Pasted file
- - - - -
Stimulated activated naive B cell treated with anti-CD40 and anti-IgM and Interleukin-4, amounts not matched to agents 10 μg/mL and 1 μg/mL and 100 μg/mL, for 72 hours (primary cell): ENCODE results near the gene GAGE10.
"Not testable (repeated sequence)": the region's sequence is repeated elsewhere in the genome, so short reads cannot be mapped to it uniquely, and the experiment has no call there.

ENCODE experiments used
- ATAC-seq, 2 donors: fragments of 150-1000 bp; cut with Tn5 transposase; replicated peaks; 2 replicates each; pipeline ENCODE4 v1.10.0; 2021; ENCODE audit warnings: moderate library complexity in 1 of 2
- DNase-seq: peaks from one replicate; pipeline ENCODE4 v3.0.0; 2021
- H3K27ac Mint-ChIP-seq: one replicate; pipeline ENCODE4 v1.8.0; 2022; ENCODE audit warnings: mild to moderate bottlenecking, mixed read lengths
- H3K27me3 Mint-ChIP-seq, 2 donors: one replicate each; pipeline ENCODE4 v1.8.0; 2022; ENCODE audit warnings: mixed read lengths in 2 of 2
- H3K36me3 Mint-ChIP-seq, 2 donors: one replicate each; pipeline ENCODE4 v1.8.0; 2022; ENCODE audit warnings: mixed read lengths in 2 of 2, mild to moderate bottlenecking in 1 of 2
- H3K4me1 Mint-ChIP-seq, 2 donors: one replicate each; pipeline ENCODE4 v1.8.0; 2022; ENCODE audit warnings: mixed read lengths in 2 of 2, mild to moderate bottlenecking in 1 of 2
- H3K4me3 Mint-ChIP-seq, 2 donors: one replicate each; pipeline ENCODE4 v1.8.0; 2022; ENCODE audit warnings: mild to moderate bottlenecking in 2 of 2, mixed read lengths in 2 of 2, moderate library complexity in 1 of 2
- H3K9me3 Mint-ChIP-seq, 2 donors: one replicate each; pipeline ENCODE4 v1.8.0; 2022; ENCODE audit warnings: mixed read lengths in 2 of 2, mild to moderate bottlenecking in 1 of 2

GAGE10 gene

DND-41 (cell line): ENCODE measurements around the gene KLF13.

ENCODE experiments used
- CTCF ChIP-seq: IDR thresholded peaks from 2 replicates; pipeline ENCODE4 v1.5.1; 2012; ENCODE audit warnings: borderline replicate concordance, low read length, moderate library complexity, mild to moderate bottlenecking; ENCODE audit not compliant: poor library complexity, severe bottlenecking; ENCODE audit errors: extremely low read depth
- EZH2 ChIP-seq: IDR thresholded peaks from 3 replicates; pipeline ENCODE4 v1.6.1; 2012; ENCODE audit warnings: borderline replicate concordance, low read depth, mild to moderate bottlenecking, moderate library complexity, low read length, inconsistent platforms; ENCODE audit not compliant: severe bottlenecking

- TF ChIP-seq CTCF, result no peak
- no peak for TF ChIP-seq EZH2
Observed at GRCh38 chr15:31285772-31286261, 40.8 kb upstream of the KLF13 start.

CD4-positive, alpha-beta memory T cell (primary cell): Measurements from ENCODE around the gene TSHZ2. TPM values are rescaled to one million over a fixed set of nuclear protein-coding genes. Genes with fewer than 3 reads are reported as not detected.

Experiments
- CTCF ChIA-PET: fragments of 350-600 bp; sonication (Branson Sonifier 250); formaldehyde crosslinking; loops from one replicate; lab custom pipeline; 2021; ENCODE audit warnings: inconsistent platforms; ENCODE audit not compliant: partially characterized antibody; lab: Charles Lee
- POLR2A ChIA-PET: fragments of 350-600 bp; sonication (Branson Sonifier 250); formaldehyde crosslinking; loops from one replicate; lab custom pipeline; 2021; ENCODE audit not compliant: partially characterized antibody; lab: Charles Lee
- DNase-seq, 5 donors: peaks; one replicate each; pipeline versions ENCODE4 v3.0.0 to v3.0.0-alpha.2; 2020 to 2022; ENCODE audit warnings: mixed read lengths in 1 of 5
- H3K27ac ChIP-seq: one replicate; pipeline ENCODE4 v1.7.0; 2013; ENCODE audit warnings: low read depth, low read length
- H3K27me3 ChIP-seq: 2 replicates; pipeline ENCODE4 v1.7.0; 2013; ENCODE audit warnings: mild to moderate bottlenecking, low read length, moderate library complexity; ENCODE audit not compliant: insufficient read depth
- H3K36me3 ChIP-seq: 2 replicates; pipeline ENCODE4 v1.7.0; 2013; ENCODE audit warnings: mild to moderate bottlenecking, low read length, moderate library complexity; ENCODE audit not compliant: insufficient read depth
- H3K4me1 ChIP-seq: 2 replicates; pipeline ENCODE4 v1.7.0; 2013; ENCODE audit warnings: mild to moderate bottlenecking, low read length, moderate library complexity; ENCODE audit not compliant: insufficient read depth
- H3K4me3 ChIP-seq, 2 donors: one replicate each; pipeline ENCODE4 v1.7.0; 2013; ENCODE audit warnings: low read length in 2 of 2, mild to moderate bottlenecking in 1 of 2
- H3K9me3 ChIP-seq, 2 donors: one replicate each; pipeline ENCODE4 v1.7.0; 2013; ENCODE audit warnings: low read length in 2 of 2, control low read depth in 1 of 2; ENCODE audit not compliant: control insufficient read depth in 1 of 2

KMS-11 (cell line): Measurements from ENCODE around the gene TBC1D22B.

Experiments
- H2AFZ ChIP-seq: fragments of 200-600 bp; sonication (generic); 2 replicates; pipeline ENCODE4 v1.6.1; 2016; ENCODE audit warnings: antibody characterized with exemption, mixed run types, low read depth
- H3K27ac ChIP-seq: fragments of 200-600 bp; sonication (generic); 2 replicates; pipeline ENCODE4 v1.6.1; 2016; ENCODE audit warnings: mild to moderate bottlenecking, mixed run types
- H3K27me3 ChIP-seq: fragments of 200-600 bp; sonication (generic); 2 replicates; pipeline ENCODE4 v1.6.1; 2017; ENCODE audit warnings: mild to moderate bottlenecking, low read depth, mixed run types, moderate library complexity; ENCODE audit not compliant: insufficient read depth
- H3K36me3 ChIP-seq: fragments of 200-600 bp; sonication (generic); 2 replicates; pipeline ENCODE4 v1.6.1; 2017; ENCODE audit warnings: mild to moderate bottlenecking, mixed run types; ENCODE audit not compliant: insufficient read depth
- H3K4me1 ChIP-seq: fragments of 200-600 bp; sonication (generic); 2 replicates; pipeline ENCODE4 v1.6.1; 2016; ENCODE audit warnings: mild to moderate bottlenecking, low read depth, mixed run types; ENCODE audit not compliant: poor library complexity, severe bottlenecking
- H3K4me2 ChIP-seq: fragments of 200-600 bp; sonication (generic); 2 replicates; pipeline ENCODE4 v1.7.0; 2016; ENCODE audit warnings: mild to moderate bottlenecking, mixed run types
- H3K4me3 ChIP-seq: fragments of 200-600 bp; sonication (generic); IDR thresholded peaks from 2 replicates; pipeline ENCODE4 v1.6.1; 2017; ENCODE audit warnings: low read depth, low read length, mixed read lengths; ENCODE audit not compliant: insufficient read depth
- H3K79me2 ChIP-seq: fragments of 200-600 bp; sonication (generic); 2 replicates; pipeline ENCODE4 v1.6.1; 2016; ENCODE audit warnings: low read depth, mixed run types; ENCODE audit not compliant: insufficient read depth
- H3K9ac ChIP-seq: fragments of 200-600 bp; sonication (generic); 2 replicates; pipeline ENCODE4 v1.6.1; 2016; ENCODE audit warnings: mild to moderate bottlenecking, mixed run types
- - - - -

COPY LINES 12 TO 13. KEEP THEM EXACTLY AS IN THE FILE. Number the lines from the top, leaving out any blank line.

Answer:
GAGE10 gene

DND-41 (cell line): ENCODE measurements around the gene KLF13.